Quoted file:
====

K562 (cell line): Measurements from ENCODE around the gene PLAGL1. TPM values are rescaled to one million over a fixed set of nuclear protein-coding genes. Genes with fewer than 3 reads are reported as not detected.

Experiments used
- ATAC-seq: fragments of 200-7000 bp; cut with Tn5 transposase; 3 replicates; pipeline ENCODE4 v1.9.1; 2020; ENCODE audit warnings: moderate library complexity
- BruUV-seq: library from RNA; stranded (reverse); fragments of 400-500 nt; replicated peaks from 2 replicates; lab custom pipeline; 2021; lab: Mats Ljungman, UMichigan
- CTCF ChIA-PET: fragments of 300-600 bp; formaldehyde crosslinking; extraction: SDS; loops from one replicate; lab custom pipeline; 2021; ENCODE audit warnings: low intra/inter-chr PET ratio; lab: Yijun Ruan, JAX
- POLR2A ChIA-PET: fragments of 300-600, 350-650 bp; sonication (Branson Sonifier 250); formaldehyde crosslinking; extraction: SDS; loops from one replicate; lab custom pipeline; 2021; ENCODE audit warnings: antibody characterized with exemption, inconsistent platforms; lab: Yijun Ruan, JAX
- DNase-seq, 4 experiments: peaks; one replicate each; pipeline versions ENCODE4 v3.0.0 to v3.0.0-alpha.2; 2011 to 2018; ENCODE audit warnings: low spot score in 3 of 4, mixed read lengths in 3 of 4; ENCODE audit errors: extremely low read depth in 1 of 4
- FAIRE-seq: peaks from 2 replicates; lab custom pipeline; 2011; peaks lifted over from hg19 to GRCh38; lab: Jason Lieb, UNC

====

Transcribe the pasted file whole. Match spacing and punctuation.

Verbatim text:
K562 (cell line): Measurements from ENCODE around the gene PLAGL1. TPM values are rescaled to one million over a fixed set of nuclear protein-coding genes. Genes with fewer than 3 reads are reported as not detected.

Experiments used
- ATAC-seq: fragments of 200-7000 bp; cut with Tn5 transposase; 3 replicates; pipeline ENCODE4 v1.9.1; 2020; ENCODE audit warnings: moderate library complexity
- BruUV-seq: library from RNA; stranded (reverse); fragments of 400-500 nt; replicated peaks from 2 replicates; lab custom pipeline; 2021; lab: Mats Ljungman, UMichigan
- CTCF ChIA-PET: fragments of 300-600 bp; formaldehyde crosslinking; extraction: SDS; loops from one replicate; lab custom pipeline; 2021; ENCODE audit warnings: low intra/inter-chr PET ratio; lab: Yijun Ruan, JAX
- POLR2A ChIA-PET: fragments of 300-600, 350-650 bp; sonication (Branson Sonifier 250); formaldehyde crosslinking; extraction: SDS; loops from one replicate; lab custom pipeline; 2021; ENCODE audit warnings: antibody characterized with exemption, inconsistent platforms; lab: Yijun Ruan, JAX
- DNase-seq, 4 experiments: peaks; one replicate each; pipeline versions ENCODE4 v3.0.0 to v3.0.0-alpha.2; 2011 to 2018; ENCODE audit warnings: low spot score in 3 of 4, mixed read lengths in 3 of 4; ENCODE audit errors: extremely low read depth in 1 of 4
- FAIRE-seq: peaks from 2 replicates; lab custom pipeline; 2011; peaks lifted over from hg19 to GRCh38; lab: Jason Lieb, UNC